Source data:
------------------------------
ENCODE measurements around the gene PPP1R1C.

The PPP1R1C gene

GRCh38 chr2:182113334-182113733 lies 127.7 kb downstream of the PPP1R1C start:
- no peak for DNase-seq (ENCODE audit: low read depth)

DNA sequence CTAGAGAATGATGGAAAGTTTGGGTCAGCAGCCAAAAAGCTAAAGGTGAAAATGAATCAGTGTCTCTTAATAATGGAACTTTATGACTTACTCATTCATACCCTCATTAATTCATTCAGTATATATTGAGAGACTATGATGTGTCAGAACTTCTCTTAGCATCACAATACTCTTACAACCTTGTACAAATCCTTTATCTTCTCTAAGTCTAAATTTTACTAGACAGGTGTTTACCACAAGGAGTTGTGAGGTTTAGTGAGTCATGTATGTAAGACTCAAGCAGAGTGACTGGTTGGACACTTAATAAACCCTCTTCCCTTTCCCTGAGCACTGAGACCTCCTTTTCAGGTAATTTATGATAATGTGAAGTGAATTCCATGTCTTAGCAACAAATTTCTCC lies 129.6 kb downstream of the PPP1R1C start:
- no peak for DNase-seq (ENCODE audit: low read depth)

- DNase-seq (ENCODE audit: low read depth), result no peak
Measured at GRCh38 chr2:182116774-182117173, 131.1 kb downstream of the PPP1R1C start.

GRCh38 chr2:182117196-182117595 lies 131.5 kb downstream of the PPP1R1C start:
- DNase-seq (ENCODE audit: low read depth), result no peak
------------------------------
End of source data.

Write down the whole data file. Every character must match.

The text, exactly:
ENCODE measurements around the gene PPP1R1C.

The PPP1R1C gene

GRCh38 chr2:182113334-182113733 lies 127.7 kb downstream of the PPP1R1C start:
- no peak for DNase-seq (ENCODE audit: low read depth)

DNA sequence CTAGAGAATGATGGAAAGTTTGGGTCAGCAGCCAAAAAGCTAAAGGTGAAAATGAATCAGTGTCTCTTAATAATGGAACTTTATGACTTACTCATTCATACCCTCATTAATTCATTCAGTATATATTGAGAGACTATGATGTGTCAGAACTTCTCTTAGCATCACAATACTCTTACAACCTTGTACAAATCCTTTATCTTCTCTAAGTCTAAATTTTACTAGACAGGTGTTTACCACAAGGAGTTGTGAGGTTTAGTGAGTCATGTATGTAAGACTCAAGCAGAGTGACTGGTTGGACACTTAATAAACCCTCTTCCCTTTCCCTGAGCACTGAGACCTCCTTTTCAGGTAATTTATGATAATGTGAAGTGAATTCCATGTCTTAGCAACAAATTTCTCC lies 129.6 kb downstream of the PPP1R1C start:
- no peak for DNase-seq (ENCODE audit: low read depth)

- DNase-seq (ENCODE audit: low read depth), result no peak
Measured at GRCh38 chr2:182116774-182117173, 131.1 kb downstream of the PPP1R1C start.

GRCh38 chr2:182117196-182117595 lies 131.5 kb downstream of the PPP1R1C start:
- DNase-seq (ENCODE audit: low read depth), result no peak